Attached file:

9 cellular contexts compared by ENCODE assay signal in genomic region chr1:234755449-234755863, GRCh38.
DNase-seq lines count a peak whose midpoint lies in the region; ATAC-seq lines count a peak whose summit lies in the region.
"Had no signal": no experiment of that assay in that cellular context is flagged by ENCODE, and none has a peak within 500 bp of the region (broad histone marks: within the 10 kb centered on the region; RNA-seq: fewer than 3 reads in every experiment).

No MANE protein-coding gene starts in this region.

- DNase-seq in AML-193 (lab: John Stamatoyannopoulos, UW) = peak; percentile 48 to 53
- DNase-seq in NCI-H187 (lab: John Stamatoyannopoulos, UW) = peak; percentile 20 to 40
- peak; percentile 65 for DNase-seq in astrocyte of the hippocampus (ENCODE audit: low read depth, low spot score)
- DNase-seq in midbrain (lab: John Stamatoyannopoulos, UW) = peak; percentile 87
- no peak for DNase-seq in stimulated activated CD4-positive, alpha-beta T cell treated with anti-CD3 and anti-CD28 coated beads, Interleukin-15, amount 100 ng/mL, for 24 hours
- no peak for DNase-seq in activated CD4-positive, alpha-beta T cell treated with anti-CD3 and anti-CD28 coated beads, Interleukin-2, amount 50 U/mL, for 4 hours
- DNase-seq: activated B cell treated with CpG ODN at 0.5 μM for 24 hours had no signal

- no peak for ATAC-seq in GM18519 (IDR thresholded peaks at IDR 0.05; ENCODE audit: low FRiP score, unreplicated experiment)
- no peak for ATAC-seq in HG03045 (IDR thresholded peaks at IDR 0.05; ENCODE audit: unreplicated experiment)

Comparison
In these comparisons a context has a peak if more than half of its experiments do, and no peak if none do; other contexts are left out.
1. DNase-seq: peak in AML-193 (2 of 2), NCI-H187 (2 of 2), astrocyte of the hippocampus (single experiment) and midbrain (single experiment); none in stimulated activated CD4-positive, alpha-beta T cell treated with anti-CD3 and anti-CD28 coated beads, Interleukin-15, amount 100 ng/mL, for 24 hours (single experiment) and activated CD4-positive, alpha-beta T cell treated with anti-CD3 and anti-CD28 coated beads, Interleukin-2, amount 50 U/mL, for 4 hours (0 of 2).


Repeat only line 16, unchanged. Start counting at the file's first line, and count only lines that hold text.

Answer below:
1. DNase-seq: peak in AML-193 (2 of 2), NCI-H187 (2 of 2), astrocyte of the hippocampus (single experiment) and midbrain (single experiment); none in stimulated activated CD4-positive, alpha-beta T cell treated with anti-CD3 and anti-CD28 coated beads, Interleukin-15, amount 100 ng/mL, for 24 hours (single experiment) and activated CD4-positive, alpha-beta T cell treated with anti-CD3 and anti-CD28 coated beads, Interleukin-2, amount 50 U/mL, for 4 hours (0 of 2).